Hi, I am a 33 year old woman, in good health. Except since I was 17, I have been passing out and struggling with skipped beats. I saw a cardiologist when I was 21 and he said I have PVC's, syncope, and sinus tachycardia. He put me on proponolol (not sure if spelled right). Eventually went off meds and have learned to live with skipped beats and passing out, really haven't thought much about it until recently. In the last couple of weeks I have been having many skipped beats when I run on the treadmill. They continue as long as I am running and quit when I stop. Just wondering if this is a concern, maybe a sign things are changing from "nothing to worry about" to "time to see a doctor". Also, don't know if it matters but my dad had a pacemaker put in a year ago because his heart was so slow he was passing out. They told him, in layman's terms, that their was a problem between his brain and heart where the signal wasn't being sent to speed up. His heart is in good shape, just doesn't keep time.
I think your instinct to revisit your symptoms with a cardiologist is correct. Premature ventricular contractions (PVC's) that increase with exercise are a concern and require further assessment, particularly if associated with dizziness or collapse.
It has been some time since you were seen by a cardiologist. The focus of any new assessment would be ruling out any so-called 'structural heart disease', meaning problems with the hearts pumping strength or changes in valve function. Remember to take along any reports about your fathers cardiac condition as this can be informative for your cardiologist.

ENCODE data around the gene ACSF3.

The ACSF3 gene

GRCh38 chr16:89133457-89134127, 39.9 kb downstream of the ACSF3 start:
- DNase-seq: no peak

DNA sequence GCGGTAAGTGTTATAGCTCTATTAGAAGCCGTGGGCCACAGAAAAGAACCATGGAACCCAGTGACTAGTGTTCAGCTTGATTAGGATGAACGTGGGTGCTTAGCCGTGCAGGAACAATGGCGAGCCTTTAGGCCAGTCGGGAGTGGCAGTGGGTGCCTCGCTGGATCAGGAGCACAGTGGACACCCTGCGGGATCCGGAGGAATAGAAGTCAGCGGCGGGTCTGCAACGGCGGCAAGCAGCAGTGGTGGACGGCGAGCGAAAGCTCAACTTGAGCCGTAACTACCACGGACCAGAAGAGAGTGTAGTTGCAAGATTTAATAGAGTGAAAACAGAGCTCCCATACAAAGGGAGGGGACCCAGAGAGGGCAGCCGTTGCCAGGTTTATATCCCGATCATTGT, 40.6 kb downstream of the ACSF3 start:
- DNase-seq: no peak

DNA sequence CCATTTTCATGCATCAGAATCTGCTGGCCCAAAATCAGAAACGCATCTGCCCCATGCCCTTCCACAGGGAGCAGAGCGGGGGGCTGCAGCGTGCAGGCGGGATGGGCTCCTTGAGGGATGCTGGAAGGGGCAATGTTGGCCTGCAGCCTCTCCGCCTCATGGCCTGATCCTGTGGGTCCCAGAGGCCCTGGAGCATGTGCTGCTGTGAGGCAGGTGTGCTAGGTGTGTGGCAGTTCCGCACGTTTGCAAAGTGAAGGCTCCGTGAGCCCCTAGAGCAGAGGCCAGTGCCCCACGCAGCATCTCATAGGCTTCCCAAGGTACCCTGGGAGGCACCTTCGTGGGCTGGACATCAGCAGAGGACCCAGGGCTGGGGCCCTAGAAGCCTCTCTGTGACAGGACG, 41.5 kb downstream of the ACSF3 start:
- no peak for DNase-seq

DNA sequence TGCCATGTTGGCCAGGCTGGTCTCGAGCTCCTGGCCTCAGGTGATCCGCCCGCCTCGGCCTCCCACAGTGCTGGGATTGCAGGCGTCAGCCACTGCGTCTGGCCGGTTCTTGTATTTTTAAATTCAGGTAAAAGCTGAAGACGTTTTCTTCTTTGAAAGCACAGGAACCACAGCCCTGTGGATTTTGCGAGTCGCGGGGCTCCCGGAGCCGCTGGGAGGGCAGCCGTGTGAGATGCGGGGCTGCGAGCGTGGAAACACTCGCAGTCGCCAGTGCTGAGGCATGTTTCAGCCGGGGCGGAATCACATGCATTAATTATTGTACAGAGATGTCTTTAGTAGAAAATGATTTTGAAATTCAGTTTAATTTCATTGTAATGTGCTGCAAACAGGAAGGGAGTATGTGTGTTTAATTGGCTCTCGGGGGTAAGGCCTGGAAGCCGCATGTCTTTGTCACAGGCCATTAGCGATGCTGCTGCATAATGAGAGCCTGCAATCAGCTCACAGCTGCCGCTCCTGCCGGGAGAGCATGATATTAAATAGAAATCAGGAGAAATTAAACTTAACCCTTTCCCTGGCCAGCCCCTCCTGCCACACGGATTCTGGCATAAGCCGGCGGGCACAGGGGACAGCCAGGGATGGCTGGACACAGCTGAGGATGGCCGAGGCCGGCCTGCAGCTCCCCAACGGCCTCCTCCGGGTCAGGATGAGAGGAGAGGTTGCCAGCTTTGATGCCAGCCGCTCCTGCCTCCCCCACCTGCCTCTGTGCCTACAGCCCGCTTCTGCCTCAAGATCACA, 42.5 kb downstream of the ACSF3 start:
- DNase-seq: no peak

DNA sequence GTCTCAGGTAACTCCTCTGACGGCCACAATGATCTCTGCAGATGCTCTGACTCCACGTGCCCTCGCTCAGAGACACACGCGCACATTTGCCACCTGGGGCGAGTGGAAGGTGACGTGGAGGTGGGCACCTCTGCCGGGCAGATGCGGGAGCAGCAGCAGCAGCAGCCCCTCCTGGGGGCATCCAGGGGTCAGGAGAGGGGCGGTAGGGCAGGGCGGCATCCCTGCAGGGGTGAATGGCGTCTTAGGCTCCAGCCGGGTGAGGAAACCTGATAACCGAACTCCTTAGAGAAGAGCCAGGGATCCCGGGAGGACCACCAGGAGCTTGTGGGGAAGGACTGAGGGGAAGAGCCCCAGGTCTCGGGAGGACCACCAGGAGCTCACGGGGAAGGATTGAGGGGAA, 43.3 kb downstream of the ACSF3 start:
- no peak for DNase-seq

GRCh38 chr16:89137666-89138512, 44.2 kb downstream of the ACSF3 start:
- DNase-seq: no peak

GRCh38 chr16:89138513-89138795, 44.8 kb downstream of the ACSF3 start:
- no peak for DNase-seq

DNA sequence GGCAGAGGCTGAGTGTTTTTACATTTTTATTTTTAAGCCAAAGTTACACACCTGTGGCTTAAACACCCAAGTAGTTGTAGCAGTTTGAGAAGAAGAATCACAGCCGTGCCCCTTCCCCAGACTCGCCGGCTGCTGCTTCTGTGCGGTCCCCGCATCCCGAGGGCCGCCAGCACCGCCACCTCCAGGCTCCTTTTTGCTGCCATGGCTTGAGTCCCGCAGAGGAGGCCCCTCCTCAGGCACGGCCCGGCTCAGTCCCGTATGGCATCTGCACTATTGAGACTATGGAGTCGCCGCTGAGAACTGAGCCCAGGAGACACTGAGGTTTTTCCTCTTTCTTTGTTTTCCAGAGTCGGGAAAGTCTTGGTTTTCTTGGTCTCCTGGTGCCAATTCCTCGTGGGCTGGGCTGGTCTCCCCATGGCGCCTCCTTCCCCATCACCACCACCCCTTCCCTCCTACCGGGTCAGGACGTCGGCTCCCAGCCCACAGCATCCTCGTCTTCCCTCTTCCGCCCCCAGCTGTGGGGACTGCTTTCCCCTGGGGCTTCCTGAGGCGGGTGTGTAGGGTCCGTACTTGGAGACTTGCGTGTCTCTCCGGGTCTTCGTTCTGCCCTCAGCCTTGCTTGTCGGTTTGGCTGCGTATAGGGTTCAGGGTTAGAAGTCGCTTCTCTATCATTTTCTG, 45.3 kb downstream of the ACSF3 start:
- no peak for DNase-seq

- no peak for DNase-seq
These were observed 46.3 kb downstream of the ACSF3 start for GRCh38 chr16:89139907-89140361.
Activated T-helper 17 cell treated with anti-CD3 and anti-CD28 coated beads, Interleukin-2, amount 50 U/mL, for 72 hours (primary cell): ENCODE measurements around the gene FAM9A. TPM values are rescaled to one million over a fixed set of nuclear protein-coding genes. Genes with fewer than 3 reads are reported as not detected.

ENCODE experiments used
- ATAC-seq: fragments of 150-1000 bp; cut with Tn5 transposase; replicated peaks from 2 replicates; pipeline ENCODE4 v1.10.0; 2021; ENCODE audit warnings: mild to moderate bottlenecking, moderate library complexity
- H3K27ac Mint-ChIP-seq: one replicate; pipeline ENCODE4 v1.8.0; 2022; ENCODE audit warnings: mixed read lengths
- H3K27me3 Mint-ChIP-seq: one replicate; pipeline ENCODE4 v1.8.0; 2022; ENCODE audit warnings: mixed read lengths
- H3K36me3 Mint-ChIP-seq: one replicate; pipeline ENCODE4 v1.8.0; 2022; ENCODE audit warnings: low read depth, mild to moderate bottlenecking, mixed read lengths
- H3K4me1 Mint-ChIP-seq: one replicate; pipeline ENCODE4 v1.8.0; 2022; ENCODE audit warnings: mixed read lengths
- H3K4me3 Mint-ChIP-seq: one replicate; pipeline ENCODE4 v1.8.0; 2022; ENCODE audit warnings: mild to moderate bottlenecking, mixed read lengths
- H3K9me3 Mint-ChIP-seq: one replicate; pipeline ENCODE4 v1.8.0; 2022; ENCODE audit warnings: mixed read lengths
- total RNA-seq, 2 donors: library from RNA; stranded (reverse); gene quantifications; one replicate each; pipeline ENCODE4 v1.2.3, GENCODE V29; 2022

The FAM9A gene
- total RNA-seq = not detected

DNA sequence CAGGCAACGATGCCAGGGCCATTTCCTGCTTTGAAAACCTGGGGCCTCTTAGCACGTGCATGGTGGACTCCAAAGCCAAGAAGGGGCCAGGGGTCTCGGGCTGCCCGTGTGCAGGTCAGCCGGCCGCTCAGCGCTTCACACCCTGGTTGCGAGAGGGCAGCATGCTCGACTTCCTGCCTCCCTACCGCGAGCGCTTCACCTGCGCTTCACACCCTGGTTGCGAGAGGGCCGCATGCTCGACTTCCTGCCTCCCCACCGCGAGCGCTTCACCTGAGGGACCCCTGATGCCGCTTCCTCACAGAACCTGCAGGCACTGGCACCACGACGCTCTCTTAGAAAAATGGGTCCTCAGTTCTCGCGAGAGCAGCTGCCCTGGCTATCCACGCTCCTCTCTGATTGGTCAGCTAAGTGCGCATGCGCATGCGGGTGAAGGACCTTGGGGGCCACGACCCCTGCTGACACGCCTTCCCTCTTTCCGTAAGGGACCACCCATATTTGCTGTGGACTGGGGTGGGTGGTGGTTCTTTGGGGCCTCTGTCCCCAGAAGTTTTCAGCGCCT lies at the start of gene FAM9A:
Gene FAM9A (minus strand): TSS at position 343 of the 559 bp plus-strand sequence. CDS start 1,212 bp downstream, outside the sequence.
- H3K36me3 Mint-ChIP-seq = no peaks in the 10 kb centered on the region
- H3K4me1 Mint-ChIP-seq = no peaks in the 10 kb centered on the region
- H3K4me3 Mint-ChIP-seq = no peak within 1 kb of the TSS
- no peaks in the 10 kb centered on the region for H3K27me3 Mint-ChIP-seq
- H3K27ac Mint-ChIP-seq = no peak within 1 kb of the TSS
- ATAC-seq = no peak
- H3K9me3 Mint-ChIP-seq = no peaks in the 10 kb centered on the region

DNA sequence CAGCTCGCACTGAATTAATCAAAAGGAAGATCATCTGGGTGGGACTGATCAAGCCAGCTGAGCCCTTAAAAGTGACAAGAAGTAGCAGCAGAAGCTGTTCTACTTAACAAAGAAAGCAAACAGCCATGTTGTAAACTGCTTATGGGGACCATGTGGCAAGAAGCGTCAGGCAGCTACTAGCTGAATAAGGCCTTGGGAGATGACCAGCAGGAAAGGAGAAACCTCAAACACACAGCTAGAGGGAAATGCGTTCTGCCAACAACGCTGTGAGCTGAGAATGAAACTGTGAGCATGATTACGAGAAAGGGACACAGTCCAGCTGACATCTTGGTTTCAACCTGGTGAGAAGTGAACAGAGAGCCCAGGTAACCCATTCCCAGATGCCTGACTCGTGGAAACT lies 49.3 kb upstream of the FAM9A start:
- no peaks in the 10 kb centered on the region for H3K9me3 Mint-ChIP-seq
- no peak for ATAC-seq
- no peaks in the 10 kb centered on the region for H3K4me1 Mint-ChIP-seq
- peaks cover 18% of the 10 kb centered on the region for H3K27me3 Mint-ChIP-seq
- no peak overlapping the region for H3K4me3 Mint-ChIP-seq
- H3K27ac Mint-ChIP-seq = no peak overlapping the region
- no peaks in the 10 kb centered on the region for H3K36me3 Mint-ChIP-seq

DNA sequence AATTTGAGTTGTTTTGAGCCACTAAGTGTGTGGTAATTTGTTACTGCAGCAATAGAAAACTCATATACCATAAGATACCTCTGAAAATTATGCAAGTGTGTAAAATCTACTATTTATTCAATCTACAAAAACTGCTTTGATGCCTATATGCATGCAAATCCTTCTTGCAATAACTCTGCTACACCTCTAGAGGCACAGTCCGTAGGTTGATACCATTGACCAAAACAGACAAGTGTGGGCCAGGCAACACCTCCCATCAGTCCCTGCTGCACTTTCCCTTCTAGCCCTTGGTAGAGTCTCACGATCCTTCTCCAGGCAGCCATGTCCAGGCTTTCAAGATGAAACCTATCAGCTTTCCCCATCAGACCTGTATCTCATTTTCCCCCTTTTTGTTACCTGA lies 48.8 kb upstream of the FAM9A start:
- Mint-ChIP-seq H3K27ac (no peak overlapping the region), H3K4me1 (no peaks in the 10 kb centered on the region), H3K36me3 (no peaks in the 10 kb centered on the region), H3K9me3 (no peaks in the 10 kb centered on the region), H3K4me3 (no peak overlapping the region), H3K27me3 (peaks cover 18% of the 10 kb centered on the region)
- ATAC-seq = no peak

Factors that can increase the frequency of PVC's include changes in electrolytes (especially potassium, magnesium), thyroid disease, and high caffeine/alcohol intake (and other recreational drugs). Stress and anxiety can increase your sensitivity to feeling PVC's (but not necessarily the actual frequency of PVC's). Older patients with coronary disease (disease in the blood vessels supplying the heart) can also have PVC's as a symptom of coronary blood flow problems.
I am including the cleveland clinic information sheet on PVC's for you to paste in your browser:
I get PVCs whenever, wherever. I can go weeks with none (or next to none). They tend to come in phases...like I'll have a "bad PVC week." I wouldn't say mine increase with exercise, but I have noticed that when I get my HR really high (like 90% of my HR max) while running or doing some sort of higher intensity interval training, I will throw PVCs, particularly in the beginning stages of my workout. This doesn't always happen though. Earlier today during my exercise, I got my HR to 90% several times and did not throw one PVC. How would you assess this Dr? I've been under the impression that I can ignore them (the PVCs) and that they are normal or benign.
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